another recipe (and this works beautifully, I have had it), very finely slice a good waxy potato such as Nicola or Deseree with a mandalin or knife, if you don’t wish to lose your fingers to the mandalin, place onto the prepared pizza base along with salt, pepper, good slug of olive oil (always use extra virgin) and fresh rosemary. Bake for 7-8 minutes as before; potato must be sliced very thinly for this to work) and when done likewise add torn bocancccini or buffalo mozarella (a good cows milk mozzarella will do, but not that horrible hard stuff), another slug of extra virgin olive oil, perhaps a lemon infused one, and more rocket or water cress (a good strong herb).

    For birgers, if you live near a lebanese/middle Eastern/hal Al butcher, purchase 250g Kafteh (beautiful lamb mince prepared with an over-abundance of fresh parsley, mild spices such as cummin, corriander cinamon etc, salt… I love this so much I (as with Kibbeh, that I don’t like so much) occasionally serve this tartair…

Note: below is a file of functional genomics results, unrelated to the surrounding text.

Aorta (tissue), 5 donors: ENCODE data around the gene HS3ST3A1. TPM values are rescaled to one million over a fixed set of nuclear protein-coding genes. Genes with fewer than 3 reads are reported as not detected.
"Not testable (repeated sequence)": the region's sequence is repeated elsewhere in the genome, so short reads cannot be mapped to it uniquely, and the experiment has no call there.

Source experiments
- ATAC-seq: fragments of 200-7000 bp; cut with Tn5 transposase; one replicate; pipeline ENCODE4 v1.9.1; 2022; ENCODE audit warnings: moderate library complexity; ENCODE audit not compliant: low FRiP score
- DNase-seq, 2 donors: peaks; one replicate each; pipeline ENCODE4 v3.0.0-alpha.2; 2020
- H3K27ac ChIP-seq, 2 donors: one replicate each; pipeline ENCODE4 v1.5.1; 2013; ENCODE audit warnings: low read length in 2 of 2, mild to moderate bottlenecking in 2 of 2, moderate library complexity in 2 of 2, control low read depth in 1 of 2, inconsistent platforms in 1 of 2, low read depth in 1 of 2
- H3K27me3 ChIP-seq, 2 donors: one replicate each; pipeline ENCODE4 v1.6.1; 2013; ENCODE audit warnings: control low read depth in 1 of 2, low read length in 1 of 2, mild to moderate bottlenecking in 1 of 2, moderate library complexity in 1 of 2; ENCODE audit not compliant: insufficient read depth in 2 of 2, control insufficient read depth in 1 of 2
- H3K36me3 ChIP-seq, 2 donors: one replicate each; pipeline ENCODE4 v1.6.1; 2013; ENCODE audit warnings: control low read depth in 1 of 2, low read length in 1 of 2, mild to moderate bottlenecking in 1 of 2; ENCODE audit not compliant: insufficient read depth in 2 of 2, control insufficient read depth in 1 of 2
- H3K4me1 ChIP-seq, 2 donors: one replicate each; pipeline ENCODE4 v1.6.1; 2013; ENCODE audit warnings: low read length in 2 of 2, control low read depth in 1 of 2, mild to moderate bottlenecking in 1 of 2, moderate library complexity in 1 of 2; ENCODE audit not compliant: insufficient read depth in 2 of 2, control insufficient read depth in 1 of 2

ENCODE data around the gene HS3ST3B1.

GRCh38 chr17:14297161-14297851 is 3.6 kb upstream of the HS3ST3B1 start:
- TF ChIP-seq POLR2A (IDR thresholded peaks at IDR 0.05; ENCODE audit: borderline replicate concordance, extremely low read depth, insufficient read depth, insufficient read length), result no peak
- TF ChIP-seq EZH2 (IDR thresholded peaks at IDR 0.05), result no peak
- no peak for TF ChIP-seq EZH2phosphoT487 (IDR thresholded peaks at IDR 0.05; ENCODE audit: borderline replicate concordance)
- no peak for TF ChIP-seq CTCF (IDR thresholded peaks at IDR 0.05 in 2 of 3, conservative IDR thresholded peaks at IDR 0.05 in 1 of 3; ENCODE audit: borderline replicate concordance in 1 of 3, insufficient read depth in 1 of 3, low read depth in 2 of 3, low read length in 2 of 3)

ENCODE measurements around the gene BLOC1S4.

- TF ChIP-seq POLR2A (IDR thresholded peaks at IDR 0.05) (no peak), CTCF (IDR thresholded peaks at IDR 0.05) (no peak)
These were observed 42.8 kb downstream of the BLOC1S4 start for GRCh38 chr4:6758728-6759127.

In a bowl, combine Kafteh with half a finely minced medium onion, as much garlic as you like, an egg, salt and pepper, a slice of stale bread or two rubbed into crumbs, tomato paste if wished, and form this into patties (Rissoles for Australian/UK/New Zealanders) Take a lovely roll or pitta, add garlic aeoli, good tomato relish/sauce (home made is best if you can), few slices of preserved beetroot (no Australian hamburger is complete without this), a slice or two of turkish pastrami (this is just like preschuto but made from beef, not pork), fresh tomato, good cheese, good leaves, rocket, any lettuce, spinach etc and sauteed onions till golden. THIS is a hamburger!! 🙂

    If making for fast days or vegetarian diners, substitute a fried or poached egg instead of meat. Aussies will add an egg to the meat version if we are feeling particularly ravenous!